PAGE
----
Trees, blueberry bogs and video games

It’s Labor Day weekend, so here’s a look back at the SmartBrief stories that resonated most with me last month as I labored over the eight newsletters I edit.

A way to better understand what refugees experience

In the August 17 issue of the BoardSource SmartBrief, I learned about the way The Spero Project helps people better understand refugees. It’s a refugee experience walk in which participants have just moments to grab the items they need the most, go through a simulated journey to a refugee camp and end facing a wall that displays 24 years’ worth of monthly calendars. An organizer reiterates that’s “24 Christmases, 24 birthdays, 24 Thanksgivings,” noting that “the average length of time a refugee is in limbo without a permanent residence is 24 years.”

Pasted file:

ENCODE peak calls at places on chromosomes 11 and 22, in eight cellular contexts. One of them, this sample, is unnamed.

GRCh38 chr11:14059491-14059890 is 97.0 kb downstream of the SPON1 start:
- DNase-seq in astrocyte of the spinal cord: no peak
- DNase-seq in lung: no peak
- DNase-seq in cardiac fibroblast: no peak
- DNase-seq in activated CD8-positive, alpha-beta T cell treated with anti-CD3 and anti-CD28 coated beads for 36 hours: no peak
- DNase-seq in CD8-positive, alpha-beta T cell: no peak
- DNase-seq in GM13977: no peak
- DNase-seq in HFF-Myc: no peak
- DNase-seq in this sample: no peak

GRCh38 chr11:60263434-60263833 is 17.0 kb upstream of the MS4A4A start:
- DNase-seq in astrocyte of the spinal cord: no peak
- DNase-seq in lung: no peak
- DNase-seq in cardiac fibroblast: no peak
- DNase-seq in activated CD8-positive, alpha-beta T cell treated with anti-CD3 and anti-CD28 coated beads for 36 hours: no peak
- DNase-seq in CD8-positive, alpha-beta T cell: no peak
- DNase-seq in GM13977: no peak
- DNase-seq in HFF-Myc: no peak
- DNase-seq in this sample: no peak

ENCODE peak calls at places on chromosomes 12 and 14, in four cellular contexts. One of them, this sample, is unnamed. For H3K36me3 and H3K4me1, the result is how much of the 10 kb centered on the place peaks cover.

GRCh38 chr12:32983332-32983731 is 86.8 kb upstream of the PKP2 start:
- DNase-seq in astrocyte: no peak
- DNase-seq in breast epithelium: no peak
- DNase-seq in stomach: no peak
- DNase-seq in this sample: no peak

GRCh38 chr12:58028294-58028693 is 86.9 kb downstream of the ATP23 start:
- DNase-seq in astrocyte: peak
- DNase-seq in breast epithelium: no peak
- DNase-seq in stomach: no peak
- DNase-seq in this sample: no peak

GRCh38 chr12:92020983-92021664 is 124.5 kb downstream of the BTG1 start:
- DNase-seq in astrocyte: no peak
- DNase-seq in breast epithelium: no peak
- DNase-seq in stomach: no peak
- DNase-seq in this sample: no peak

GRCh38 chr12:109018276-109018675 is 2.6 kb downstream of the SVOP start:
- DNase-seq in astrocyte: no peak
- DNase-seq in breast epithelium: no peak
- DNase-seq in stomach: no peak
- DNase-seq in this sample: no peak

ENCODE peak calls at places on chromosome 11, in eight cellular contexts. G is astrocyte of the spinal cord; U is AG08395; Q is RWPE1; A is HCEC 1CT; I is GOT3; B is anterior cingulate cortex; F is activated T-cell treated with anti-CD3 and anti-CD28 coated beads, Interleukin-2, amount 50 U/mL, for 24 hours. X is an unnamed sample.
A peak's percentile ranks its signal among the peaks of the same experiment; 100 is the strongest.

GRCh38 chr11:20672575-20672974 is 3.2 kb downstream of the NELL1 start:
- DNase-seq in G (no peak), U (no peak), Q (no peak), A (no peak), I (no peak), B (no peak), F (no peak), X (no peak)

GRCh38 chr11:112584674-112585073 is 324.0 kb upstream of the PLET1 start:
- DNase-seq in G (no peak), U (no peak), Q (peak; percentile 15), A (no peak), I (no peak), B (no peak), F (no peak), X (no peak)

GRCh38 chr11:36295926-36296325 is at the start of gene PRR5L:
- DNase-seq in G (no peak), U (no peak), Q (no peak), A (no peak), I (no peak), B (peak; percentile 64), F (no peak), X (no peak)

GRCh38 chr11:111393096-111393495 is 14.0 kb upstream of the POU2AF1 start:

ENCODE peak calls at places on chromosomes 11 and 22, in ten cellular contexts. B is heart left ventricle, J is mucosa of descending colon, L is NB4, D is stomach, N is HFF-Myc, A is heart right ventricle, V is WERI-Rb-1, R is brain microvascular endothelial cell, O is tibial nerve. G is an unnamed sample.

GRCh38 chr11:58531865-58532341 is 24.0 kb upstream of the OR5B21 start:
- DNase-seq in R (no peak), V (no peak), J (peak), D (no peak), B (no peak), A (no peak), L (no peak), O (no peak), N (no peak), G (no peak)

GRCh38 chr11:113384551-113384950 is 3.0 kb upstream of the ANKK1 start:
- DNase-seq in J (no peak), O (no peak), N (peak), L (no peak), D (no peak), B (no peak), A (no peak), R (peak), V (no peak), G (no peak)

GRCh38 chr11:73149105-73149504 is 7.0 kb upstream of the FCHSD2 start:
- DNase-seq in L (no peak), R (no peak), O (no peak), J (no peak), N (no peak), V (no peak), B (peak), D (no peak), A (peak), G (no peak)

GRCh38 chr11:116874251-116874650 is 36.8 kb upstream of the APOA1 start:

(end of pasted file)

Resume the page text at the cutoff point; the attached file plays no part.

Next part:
24 years. An unimaginably long time to have your life in limbo.

REI’s HQ employees will have to get their blueberries elsewhere

REI built a gorgeous new headquarters in Bellevue, Wash., complete with a blueberry bog and a fire pit. BUT … the building is up for sale before any employees set foot in it. In the August 24 issue of the Business Transformation SmartBrief, we shared the story of REI’s choice to sell the building it began constructing in 2018. Now the company needs cash since sales slowed during the pandemic, and it also says it is taking a new look at the importance of remote work.

Maybe REI employees can set up little personal blueberry bogs. Is that possible?

In Berlin (and elsewhere), citizens pitched in to water trees

A story in the August 5 issue of the International City/County Management (ICMA) SmartBrief introduced an app being used by citizens in Berlin to save trees that are being threatened by drought. This article delved into lots of topics, including the fact that the US Air Force flew saplings to Berlin after World War II along with food and supplies.